Judah Square reacts after raid
The raid on the Rastafarian community of Judah Square in Knysna two weeks ago has caused outrage on social media, with pro-cannabis supporters countrywide vocal on what they deem the unfair treatment of a peaceful community.
On Tuesday 13 March a large contingent of police resources – more than 20 vehicles and more than 60 officers, according to residents – raided the Rastafarian sanctuary in Knysna, leading to one arrest and almost 2 000 confiscated cannabis plants.
On Human Rights’ Day last week, Wednesday 21 March, a group of Judah Square community members and supporters of the cannabis culture, including the Dagga Party of South Africa’s Jeremy Acton, held a peaceful gathering in Queen Street.
Their aim was to gather signatures on a memorandum requesting police to change their stance on and actions against cannabis users and the persecution of the dagga culture. A small group of those gathered handed over the signed memorandum.
According to Acton, similar memorandums will be sent to police stations across the country.
While the pro-cannabis supporters were gathering, three police vans pulled up as there was a chance that the gathering, for which no permit had been sought, could be deemed illegal. But the issue was soon cleared up between Acton and police officials.
To the police officials present, Acton said, “We are here to deliver a memorandum to the Knysna police regarding human rights and our rights as members of the dagga culture of South Africa. It is also about the Western Cape High Court judgement. We are here in peace and to provide the police with information and truth about what cannabis really is,” he said.
Law ‘criminal since inception’
Acton said the law governing the use of cannabis has been criminal since its inception, and it is now old and outdated. “All who enforce this law are acting on behalf of criminals,” he continued.
He was referring to Western Cape
High Court judge Dennis Davis’ ruling on 31 March which found that it was an infringement of the constitutional right to privacy to ban the personal use of dagga by adults in their homes.
‘Raid a waste of money’
Local cannabis activist Anthony Colley said at the gathering that he felt the raid on Judah Square was a complete waste of taxpayers’ money.
“There was no search warrant offered up, so this is a complete violation … this is not the law but rather a kind of Wild West show on the part of the police. It really upsets me to see a community robbed like this. I can tell you this raid was a deliberate one – why all the riot gear and vehicles? It’s just not right,” he added.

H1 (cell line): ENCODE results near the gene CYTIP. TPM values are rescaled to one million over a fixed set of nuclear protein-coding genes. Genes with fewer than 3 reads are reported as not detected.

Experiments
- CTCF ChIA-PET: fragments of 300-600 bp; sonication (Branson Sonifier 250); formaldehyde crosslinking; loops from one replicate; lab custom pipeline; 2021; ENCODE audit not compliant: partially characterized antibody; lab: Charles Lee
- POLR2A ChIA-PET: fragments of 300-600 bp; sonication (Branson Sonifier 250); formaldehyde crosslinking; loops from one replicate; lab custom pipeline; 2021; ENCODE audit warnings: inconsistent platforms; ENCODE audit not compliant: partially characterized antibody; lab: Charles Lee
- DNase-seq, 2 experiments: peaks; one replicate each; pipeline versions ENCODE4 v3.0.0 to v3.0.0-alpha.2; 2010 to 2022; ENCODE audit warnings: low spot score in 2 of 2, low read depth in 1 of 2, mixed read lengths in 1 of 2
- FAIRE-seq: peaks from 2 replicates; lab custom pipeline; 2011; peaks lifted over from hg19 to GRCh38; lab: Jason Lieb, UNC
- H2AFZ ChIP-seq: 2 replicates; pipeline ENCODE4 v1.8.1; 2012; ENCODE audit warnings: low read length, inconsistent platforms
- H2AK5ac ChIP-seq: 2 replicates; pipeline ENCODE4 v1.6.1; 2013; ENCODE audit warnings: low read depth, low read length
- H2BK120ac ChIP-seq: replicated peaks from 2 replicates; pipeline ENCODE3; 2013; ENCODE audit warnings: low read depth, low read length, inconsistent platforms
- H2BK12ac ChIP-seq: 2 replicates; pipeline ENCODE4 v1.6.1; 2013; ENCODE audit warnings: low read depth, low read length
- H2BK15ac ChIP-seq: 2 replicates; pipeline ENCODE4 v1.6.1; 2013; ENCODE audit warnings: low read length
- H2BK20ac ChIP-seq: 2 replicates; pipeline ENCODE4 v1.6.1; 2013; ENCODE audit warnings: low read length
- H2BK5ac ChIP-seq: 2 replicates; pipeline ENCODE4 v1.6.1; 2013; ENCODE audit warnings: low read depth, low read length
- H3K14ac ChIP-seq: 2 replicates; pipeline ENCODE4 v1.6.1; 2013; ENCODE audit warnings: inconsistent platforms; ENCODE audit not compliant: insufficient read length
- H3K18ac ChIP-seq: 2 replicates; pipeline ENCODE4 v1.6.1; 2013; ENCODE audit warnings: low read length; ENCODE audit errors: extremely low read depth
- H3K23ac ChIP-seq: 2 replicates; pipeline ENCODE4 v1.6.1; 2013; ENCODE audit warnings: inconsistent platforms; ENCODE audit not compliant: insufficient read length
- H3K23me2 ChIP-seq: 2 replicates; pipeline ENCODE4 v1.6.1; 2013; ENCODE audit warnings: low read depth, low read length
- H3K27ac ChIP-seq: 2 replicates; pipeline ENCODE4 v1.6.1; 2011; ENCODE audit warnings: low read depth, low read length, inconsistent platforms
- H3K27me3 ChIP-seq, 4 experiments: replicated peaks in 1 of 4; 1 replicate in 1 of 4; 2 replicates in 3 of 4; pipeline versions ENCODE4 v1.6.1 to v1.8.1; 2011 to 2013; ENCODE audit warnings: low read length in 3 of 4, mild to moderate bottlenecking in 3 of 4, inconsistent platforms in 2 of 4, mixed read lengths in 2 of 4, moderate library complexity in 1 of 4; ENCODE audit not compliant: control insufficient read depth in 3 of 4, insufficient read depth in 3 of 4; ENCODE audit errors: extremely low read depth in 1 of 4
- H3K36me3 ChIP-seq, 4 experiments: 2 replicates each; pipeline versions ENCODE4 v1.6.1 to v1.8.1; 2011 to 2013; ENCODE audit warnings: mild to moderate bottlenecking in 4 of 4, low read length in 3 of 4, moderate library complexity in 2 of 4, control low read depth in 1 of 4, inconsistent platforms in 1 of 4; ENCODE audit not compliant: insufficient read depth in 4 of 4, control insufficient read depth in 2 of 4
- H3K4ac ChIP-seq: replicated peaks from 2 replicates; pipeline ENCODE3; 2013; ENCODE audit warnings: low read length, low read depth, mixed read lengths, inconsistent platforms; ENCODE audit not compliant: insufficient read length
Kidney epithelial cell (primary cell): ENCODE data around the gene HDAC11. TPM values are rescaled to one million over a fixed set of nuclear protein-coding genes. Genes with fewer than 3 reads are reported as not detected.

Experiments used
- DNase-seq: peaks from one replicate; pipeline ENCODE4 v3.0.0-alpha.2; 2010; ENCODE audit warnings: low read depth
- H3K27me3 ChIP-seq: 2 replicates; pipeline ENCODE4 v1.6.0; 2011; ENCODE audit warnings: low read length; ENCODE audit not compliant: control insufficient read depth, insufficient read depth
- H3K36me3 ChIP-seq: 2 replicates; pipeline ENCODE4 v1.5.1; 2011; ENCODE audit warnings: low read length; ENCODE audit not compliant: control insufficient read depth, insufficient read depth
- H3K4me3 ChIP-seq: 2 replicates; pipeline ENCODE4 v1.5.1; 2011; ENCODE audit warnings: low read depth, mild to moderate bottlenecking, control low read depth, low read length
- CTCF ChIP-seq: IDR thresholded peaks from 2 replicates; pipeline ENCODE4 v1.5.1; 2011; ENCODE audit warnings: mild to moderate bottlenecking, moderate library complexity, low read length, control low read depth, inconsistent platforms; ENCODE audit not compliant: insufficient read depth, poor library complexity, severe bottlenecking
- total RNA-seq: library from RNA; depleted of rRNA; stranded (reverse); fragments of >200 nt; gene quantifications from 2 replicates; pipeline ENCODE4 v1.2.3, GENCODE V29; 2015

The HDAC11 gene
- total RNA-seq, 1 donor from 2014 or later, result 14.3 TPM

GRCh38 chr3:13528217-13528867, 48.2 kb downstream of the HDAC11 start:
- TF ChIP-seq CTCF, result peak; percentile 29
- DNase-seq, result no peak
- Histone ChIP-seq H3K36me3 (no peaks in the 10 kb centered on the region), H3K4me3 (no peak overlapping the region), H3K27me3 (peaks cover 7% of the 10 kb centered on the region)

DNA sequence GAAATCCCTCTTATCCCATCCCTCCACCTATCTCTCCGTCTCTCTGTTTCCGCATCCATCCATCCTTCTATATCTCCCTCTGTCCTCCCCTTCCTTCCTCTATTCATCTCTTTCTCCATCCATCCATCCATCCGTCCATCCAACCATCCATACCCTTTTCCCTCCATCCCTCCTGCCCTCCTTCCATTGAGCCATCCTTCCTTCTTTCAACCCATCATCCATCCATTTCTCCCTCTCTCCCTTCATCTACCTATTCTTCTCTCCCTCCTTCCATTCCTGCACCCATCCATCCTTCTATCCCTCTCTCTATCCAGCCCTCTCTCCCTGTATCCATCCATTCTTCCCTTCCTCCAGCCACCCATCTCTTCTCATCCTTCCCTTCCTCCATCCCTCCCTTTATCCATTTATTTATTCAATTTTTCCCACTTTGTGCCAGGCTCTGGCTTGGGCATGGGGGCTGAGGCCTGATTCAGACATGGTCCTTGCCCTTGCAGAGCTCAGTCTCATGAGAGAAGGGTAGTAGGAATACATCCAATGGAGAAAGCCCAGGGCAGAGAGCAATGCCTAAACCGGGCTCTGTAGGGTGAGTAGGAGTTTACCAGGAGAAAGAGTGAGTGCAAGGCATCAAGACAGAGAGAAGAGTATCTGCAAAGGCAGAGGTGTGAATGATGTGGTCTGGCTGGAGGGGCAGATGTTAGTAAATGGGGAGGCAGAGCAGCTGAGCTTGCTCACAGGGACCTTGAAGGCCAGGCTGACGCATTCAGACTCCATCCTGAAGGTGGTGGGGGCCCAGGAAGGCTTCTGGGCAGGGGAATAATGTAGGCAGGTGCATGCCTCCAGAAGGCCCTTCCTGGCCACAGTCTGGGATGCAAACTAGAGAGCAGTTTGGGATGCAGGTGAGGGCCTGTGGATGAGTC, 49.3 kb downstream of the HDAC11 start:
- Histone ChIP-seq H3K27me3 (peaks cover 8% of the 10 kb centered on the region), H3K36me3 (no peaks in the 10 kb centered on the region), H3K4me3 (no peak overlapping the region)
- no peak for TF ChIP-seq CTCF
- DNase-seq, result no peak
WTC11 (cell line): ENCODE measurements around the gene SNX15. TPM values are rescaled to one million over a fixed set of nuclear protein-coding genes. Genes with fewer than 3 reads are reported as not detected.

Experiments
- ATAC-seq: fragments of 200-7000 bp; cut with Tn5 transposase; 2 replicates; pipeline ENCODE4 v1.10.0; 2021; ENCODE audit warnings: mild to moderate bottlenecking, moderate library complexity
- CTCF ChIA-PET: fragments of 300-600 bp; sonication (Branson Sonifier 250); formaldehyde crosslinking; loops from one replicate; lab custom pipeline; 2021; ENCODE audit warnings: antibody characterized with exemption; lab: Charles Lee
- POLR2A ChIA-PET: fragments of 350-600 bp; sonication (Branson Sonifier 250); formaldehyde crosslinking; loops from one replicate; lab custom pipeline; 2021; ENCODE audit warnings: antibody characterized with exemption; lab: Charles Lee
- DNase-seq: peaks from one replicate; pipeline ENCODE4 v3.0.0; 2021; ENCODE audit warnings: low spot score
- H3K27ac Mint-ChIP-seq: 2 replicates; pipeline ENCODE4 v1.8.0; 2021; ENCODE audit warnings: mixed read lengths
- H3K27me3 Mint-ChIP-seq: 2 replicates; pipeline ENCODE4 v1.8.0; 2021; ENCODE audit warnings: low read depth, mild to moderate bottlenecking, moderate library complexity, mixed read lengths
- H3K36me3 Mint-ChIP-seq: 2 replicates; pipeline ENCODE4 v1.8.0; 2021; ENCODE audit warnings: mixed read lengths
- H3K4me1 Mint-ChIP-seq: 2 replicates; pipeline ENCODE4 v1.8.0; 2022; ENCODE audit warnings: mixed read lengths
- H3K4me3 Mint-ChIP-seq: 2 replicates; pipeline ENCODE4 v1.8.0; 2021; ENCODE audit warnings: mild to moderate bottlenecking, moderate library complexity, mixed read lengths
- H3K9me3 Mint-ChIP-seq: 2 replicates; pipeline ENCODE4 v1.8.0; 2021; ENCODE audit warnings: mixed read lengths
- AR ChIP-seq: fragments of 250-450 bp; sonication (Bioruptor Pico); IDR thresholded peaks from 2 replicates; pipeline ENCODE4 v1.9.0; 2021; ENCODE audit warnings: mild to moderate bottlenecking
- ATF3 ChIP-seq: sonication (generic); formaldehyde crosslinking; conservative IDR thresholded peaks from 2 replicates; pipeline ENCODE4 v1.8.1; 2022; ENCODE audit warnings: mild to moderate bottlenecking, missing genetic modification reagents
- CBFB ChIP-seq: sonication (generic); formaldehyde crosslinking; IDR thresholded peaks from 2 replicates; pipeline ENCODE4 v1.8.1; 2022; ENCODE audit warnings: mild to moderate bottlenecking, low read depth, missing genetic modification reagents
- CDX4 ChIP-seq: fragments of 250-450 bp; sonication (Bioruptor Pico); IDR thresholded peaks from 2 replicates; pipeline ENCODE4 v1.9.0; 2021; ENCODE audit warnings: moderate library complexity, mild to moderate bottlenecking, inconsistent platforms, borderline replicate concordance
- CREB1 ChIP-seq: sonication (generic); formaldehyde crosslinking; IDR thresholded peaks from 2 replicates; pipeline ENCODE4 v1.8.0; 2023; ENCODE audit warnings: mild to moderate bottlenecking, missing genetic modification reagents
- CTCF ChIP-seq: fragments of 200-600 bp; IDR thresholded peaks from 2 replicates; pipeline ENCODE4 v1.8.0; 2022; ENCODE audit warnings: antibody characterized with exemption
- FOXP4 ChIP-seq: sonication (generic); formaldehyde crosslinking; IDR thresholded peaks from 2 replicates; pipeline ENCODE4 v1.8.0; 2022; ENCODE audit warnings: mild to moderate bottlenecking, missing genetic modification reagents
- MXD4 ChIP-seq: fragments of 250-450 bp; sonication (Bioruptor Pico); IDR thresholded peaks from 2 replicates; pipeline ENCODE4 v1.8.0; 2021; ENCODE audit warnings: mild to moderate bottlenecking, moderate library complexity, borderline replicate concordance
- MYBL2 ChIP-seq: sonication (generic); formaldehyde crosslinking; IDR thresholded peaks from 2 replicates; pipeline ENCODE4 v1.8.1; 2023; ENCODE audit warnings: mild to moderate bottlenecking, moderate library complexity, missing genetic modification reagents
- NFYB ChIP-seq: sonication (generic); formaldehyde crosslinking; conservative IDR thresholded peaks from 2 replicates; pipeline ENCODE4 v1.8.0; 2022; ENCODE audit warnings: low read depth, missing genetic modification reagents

Another activist Alexander Dowding has gone so far as sending a letter to Parliament, attaching the Knysna-Plett Herald’s article reporting on the raid, on 15 March, to it.
In his letter Dowding expresses his complete dismay and disgust at what he calls apartheid era-type interventions that are still being perpetrated against these types of communities, “which more often than not consist of people of colour and those who were formerly oppressed by the apartheid regime”.
Local role players weigh in
Not only did Judah Square community members and pro-cannabis supporters from across South Africa voice their opinion on the raid, but so did some local role players.
The office of Knysna mayor Eleanore BouwSpies has confirmed that the mayor has sent a letter to Knysna police station commander Colonel Atwell Metu, who has responded.
“As this letter was an intergovernmental letter, the content thereof shall remain between the colonel and the mayor,” said the mayor’s acting office manager Fran Kirsten.
Knysna Tourism chair Elmay Bouwer also commented: “Obviously, as law-abiding citizens we understand the purpose of the raid, but I feel that it was very unfortunate in the way it was done, not just because it upset an entire community, but also because of all the negative publicity it attracted for our town.
“The Rastafarian community is a peaceful community and offers an authentic Knysna experience for many of our visitors. We will continue to promote the tours to what is essentially the biggest Rastafarian community in South Africa because our tourists love going there,” she said.
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Just some of the Judah Square community members and pro-cannabis supporters in front of the Knysna police station after their memorandum was handed over on Human Rights Day on Wednesday 21 March.
Judah Square community leader Brother Maxi at a pro-cannabis gathering on Human Rights Day last week.